Reporting portfolio

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When I was on staff at daily papers, I covered hundreds of little stories. These days I can typically focus on stories that make a measurable difference in people’s lives.


Shadowproof“Prosecution presented fairly strong murder case against Jason Van Dyke” In this post from the ongoing trial I ostensibly helped cause with my 2015 FOIA and column series, I enlist legal experts to evaluate the case against the officer accused of murder in the killing of Laquan McDonald.

The Guardian“I filed suit for the Laquan McDonald Police video. Its mundanity shocked me.” In the six hours after this column went live, I gained 9,000 Twitter followers. To discuss the story, I remotely appeared on TV networks in more than a dozen countries around the world. I spoke on four Chicago- based talk shows in three weeks.

Al Jazeera“Real Police Reform is Unlikely in Chicago.” My next column in the series described in greater detail what needs to happen in the city. The police chief was soon fired and the offending officer was charged with murder. No serving Chicago police officer had ever been charged with murder.


Springfield (Ohio) News-Sun“Doctors say new pill law keeps some patients in pain” At the same time Radley Balko reported this story nationally, I focused on Ohio and a law the state legislature passed that limited access to prescription pain medication even for those patients with copious documentation. I uncovered a virtual “shakedown” by the state medical board, so the state AP awarded me an investigative reporting award for the work.

Springfield (Ohio) News-Sun“Schools feel misled about ‘pink slime” I exposed the fact that meat producers were knowingly misleading schools about the quality of the beef they were selling them. As a result, dozens of schools across southern Ohio stopped buying meat from the lying companies.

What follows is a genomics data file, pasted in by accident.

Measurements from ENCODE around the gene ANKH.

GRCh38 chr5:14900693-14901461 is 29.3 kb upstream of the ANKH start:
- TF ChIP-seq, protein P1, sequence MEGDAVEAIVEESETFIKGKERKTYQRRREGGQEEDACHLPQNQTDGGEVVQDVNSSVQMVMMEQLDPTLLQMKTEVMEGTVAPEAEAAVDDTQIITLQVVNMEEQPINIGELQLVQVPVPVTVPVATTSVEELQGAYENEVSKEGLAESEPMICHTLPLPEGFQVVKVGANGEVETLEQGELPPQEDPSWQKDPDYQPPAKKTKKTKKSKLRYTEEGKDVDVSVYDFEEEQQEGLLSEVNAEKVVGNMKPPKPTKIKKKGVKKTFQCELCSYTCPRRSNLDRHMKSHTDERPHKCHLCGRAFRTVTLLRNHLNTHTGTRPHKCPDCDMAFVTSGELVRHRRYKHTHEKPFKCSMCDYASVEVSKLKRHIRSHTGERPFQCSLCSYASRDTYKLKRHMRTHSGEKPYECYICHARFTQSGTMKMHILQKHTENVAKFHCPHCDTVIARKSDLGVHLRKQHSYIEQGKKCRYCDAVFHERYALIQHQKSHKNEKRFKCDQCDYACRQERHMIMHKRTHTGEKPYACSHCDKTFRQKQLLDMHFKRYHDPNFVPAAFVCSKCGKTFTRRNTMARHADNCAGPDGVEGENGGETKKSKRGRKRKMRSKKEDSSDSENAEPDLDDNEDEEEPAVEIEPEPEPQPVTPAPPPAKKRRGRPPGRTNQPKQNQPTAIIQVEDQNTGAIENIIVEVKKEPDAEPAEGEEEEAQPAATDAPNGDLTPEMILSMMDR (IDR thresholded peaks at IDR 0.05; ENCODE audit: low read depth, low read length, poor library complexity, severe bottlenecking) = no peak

Chicago Reader“Tales from the CryptoParty” In this magazine-length feature story for the cover of Chicago’s alternative weekly newspaper, I explore the movement surrounding cryptography tools implemented by individuals to reclaim some digital privacy. (I had organized two of the first of these meetups three years earlier.)


If you’ve ever wanted a glimpse into the world of high-stakes journalist work with national security whistleblowers, which ideally features little-to-no electronic communication, I wrote about my time training to do that with some ex-spies in an anonymous suburban DC hotel. It was a cover story in the progressive mag In These Times.

To write a story about a wrongful conviction that put a man in prison for 20 years, I teamed up with my company’s veteran crime reporter. (I believe he had covered the original trial in 1991!) I scrambled to learn the man’s back story and arrived on the scene for his tearful meeting with family. I wrote the top 75% of the story.

I was the primary reporter in a small team to learn who was likely being surveilled–a politician’s daughter–by Chicago police when they slipped up and discussed no-warrant cell tapping technology over public police radio.

I wrote the cover story to the architecture glossy Green Building + Design when it teamed up with Passive House Institute U.S. to make an issue about the passive building standard.

When a house exploded in our sister paper’s coverage area on a Saturday, I hauled ass and my story made inside pages of USA Today and the Washington Post, in addition to other outlets, totaling “554 similar articles” on Google News.

I followed a family whose house was slowly killing them until they recognized a mercury spill. Here’s part two of three.

When activists were telling people to switch from banks to credit unions, I researched whether credit unions were actually better for society. Eventually we found a news peg and could tell the story.

My story about gross error in cause-of-death reporting was covered 9 weeks later by ProPublica.

I’ve reported on countless environmental gaffes and scientific phenomena. My story about mosquito disease testing was picked up by the Houston Chronicle and the San Francisco Examiner.

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